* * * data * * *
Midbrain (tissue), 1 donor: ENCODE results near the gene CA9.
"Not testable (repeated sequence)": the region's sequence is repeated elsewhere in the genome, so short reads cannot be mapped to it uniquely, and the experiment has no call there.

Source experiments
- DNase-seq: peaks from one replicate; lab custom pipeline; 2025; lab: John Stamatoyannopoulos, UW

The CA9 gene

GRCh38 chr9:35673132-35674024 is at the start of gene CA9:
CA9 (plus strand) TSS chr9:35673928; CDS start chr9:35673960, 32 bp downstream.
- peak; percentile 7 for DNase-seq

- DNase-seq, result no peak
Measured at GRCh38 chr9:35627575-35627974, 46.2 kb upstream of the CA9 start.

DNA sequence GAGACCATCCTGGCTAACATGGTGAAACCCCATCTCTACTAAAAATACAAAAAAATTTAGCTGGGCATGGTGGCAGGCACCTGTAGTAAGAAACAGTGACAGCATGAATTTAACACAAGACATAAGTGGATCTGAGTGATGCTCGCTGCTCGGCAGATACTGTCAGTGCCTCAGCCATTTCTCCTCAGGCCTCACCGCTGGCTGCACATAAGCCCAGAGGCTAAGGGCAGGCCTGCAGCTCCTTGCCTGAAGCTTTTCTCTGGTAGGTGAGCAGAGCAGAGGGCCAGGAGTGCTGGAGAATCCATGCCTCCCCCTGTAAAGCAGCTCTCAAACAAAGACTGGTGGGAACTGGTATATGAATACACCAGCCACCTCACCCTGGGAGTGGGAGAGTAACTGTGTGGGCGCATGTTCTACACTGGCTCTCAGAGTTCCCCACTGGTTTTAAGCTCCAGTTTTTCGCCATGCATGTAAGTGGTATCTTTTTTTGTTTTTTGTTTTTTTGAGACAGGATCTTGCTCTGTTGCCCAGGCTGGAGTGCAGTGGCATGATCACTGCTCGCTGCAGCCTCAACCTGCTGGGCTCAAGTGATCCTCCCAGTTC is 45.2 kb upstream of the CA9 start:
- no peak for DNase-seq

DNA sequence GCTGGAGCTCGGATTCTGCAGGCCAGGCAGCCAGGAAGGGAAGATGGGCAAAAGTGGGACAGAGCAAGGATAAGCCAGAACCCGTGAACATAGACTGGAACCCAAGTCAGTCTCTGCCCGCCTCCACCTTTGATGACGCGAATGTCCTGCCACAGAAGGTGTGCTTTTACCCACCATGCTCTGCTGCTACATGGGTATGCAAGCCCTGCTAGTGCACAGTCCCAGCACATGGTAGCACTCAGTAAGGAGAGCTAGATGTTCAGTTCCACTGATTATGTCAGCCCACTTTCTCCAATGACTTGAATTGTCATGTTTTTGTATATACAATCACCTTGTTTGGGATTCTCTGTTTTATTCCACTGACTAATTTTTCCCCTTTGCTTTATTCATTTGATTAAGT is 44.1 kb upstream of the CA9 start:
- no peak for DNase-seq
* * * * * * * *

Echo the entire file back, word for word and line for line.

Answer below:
Midbrain (tissue), 1 donor: ENCODE results near the gene CA9.
"Not testable (repeated sequence)": the region's sequence is repeated elsewhere in the genome, so short reads cannot be mapped to it uniquely, and the experiment has no call there.

Source experiments
- DNase-seq: peaks from one replicate; lab custom pipeline; 2025; lab: John Stamatoyannopoulos, UW

The CA9 gene

GRCh38 chr9:35673132-35674024 is at the start of gene CA9:
CA9 (plus strand) TSS chr9:35673928; CDS start chr9:35673960, 32 bp downstream.
- peak; percentile 7 for DNase-seq

- DNase-seq, result no peak
Measured at GRCh38 chr9:35627575-35627974, 46.2 kb upstream of the CA9 start.

DNA sequence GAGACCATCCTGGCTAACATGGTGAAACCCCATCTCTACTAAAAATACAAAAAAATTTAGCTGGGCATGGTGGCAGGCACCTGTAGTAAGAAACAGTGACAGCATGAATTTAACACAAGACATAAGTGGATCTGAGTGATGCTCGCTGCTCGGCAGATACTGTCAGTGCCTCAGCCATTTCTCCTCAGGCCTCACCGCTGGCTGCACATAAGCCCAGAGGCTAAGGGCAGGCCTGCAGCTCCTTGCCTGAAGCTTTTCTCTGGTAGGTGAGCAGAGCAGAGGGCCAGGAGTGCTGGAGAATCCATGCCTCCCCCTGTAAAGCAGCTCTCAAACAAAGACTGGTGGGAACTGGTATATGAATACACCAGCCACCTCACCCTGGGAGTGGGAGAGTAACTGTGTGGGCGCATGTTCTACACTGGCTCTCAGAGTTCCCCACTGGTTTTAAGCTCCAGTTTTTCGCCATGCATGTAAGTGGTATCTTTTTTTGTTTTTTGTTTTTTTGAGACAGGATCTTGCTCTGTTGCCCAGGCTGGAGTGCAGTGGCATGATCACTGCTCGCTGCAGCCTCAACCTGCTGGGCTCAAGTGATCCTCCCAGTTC is 45.2 kb upstream of the CA9 start:
- no peak for DNase-seq

DNA sequence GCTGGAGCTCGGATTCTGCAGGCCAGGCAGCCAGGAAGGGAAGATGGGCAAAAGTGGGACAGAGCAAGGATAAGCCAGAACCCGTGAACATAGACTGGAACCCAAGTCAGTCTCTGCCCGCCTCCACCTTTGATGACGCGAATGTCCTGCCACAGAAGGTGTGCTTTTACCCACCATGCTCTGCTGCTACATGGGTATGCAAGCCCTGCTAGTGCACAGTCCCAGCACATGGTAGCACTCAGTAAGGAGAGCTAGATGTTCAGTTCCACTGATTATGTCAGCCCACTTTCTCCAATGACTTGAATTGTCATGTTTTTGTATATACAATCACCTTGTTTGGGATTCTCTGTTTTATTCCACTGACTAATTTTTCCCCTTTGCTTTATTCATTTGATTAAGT is 44.1 kb upstream of the CA9 start:
- no peak for DNase-seq